In the course of moving downward in the manner to which reference has been made above, this downward moving mass flow of first type and second type solid particles flows over the heat transfer surfaces 32, which in accord with the best mode embodiment of the present invention preferably each consists of a plurality of individual tubes (not shown in the interest of maintaining clarity of illustration in the drawings), which when taken collectively comprise a single one of the heat transfer surfaces 32. Through each of these tubes (not shown) of each of the heat transfer surfaces 32, there flows, as depicted schematically by the arrows that are each labeled with the word “FLUID”, the “working fluid” of a cycle. As it is being used here, the term “working fluid” is intended to refer to the “working fluid” of a thermodynamic cycle such as, for example, steam or ammonia, as well as to a process feedstock. The conductive heat exchange that is effected between the downward moving mass flow of first and second type solid particles and the working fluid that flows through the tubes (not shown) that taken collectively comprise one of the heat exchanger surfaces 32, is preferably as has been discussed above one hundred percent counter flow. Although as has also been discussed above, such conductive heat exchange between the downward moving mass flow of first type and second type solid particles and the working fluid that flows through the tubes (not shown) may alternatively, at a minimum, be at least partially counter flow.

There exists no necessity to change the spacing between the individual tubes (not shown) that collectively comprise each of the heat transfer surfaces 32, when the fuel employed, which is subjected to combustion, for purposes of generating the heat source, changes. Further, since there is no flow of gases over the individual tubes (not shown) that collectively comprise each of the heat transfer surfaces 32, there is accordingly no gas side velocity constraints that in gas-to-tube heat exchangers creates the need for multiple sections of superheater, reheater, evaporator and economizer heat transfer surfaces, which most commonly are required in the case of prior art forms of circulating fluidized bed systems as well as in prior art forms of pulverized coal fired steam generators. As such, it is considered to be possible to provide a single circuit from the economizer inlet thereof to the superheater outlet thereof with the concomitant effect therefrom that header pressure losses are largely eliminated.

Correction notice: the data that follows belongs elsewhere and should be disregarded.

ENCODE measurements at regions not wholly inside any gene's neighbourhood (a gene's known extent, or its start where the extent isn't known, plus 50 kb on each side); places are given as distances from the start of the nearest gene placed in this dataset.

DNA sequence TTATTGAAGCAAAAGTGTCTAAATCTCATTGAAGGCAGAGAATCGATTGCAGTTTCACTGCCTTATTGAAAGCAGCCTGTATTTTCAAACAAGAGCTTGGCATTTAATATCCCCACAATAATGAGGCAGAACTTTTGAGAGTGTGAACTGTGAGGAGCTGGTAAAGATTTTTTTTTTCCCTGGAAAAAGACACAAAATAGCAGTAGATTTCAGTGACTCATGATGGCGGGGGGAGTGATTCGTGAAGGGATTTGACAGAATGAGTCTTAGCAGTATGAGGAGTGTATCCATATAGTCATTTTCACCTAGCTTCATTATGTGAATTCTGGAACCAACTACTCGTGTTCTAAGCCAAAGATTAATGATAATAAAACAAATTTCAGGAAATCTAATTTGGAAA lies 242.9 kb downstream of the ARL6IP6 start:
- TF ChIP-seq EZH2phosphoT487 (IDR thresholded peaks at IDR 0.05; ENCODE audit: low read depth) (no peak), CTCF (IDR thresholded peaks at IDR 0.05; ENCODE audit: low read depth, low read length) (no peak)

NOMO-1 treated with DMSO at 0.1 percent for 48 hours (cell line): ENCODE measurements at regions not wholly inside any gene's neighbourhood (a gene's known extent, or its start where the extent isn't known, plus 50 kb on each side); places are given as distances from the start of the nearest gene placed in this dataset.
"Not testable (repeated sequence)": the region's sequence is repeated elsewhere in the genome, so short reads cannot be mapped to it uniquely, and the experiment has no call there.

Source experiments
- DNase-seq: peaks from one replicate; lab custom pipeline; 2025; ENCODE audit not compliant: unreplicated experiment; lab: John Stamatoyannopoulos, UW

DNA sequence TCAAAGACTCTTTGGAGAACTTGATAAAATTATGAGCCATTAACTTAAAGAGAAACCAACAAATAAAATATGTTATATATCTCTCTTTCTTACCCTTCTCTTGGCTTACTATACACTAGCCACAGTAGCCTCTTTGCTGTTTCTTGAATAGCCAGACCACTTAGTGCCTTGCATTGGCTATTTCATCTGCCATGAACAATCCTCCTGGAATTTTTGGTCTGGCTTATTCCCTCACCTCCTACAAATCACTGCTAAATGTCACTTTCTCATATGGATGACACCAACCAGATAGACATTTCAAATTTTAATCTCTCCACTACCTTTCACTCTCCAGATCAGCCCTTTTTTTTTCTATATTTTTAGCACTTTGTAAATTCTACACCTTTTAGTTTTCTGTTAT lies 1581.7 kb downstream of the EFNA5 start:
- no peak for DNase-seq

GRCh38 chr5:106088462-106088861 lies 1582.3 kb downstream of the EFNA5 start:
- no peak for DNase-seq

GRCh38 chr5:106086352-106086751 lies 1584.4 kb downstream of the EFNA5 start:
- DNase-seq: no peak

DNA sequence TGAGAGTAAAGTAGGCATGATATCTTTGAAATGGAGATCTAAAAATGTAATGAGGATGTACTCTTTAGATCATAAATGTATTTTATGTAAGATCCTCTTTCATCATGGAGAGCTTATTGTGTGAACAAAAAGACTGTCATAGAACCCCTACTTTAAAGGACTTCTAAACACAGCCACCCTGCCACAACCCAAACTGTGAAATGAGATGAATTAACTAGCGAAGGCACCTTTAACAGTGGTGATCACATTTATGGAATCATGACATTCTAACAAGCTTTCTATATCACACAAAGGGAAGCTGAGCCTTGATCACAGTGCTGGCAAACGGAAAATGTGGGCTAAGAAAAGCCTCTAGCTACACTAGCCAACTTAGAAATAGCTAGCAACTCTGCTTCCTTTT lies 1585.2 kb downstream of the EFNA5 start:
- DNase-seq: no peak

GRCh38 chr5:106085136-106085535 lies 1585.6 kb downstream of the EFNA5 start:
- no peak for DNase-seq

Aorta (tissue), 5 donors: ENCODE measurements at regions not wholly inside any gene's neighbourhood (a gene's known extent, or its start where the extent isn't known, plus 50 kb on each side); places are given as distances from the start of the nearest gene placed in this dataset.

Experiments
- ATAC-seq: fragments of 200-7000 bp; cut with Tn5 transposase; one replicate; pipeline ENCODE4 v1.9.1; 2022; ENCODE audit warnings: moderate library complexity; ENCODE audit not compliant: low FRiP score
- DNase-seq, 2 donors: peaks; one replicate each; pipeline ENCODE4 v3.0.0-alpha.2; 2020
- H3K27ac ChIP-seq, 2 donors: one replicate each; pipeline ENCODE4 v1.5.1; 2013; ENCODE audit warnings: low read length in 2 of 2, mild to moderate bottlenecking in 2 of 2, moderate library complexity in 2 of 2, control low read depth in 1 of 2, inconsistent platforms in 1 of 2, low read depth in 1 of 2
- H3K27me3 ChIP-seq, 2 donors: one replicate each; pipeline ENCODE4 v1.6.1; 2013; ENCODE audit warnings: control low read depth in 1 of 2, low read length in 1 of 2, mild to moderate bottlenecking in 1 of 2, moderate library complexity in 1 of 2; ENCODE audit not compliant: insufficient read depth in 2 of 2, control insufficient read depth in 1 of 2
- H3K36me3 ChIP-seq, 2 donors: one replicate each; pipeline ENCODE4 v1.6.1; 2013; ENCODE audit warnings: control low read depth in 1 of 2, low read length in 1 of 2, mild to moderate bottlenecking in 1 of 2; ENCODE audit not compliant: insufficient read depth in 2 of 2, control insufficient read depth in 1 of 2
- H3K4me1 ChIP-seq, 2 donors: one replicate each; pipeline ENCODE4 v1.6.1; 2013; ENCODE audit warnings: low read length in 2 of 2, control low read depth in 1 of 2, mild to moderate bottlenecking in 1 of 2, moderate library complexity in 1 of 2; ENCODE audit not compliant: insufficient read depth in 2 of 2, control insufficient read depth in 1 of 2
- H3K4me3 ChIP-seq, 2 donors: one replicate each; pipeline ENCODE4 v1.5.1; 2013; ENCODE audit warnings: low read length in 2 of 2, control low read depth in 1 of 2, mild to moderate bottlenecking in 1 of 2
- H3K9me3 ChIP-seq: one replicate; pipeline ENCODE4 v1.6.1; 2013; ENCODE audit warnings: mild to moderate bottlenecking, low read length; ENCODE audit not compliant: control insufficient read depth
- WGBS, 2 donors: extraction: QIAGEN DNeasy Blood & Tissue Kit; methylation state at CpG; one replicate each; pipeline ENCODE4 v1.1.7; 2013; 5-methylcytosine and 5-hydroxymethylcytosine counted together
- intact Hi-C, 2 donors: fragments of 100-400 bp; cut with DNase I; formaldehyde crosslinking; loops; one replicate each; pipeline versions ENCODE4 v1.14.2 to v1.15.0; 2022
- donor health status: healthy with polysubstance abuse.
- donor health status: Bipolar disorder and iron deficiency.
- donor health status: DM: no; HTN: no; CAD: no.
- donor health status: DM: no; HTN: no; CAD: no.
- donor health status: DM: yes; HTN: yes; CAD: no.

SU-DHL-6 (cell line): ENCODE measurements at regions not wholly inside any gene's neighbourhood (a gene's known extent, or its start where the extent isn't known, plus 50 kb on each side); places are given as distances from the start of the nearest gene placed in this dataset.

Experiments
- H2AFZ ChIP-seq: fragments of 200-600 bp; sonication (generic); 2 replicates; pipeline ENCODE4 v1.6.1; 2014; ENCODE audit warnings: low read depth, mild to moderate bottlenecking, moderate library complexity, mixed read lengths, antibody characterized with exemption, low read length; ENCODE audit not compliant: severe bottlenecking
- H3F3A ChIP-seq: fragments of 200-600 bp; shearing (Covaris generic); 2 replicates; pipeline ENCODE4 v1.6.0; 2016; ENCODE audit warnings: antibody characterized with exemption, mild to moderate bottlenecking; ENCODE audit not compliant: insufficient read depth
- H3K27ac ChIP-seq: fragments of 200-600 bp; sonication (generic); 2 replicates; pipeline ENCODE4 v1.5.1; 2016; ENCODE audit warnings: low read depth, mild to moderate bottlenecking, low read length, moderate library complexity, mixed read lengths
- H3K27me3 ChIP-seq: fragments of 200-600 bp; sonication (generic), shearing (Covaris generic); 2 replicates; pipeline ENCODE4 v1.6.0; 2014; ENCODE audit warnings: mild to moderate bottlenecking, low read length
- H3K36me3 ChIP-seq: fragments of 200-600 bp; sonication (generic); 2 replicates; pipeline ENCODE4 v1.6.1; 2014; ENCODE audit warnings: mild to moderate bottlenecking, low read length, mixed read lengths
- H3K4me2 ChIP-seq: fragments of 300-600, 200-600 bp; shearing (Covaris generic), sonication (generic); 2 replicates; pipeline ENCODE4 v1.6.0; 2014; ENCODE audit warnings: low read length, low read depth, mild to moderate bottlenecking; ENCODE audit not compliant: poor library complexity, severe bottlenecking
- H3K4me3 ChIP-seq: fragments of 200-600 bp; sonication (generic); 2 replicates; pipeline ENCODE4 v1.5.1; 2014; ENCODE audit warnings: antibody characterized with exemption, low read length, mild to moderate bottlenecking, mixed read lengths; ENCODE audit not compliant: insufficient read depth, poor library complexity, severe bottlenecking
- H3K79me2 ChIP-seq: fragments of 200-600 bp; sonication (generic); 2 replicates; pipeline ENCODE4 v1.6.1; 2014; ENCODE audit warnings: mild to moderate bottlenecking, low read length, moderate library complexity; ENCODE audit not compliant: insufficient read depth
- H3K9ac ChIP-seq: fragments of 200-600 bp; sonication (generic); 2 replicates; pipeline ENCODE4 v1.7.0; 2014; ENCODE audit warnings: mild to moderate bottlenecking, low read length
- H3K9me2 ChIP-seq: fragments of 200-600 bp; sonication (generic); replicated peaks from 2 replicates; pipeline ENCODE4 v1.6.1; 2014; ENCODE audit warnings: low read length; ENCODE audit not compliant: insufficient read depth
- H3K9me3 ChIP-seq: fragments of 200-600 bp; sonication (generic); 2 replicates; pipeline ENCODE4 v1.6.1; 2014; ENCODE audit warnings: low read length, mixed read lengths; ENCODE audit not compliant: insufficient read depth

In accord with the best mode embodiment of the present invention the first type solid particles in the plenum heat exchanger 30 consist of virtually one hundred percent bauxite, i.e., Al2O3, and the second type solid particles in the plenum heat exchanger 30 consist of virtually one hundred percent quicklime, i.e., CaO, and each includes only a minimum amount of solid fuel ash. This is by virtue of the fact that a classification is effected within the vessel 20 between the first type solid particles of bauxite, i.e., Al2O3, and the solid fuel ash and second type solid particles, and effected in the cyclone 38 between the second type solid particles of recarbonated limestone, i.e., CaCO3, and the solid fuel ash, and effected within the cabonate reheater 50 between the first type solid particles and second type solid particles of quicklime, i.e., CaO3, and the carbon dioxide, i.e., CO2. In this regard, the solid fuel ash from the heat source, e.g. the heat source from combustion of solid fuel 16 and combustion air 18 within the zone 14 of the vessel 12, and the second type solid particles of recarbonated limestone, i.e., CaCO3, are of micron size and of low density and thus become entrained in the upward flow of the gases 22 in the vessel 20. On the other hand, the first type solid particles of bauxite, i.e., Al2O3, are very dense and 600 to 1200 microns in size and as such are too large to become entrained in the upward flow of the gases 22. Furthermore, while the solid fuel ash from the heat source and the second type solid particles of recarbonated limestone, i.e., CaCO3, are both of micron size and of low density and thus become entrained in the upward flow of the gases 22 in the vessel 20, the second type solid particles of recarbonated limestone, i.e., CaCO3, are designed to have a different density, and as such can be separated from the solid fuel ash in cyclone 38. In addition, the design of the plurality of bed drain pipes 31 and 31′ coupled with the introduction of air thereinto, as has been mentioned hereinabove and to which further reference will be had hereinafter in connection with the discussion of FIGS. 5 and 6 of the drawings, provides additional classification and further ensures that (a) the first type solid particles of bauxite, i.e., Al2O3, but not more than a minimum amount of solid fuel ash or recarbonated limestone, are passed downward from the vessel 20 to the cabonate reheater 50, and that virtually none of the carbon dioxide, i.e., CO2, is passed upward from the cabonate reheater 50 to the vessel 20 and (b) the first type solid particles of bauxite, i.e., Al2O3, and the second type particles of quicklime, i.e. CaO, but not the more than a minimum amount of solid fuel ash and virtually none of the carbon dioxide, i.e., CO2, are passed downward from the cabonate reheater 50 to the to the plenum heat exchanger 30. Thus, primarily under the influence of gravity the first and second solid particles move downwardly as has been described hereinabove previously.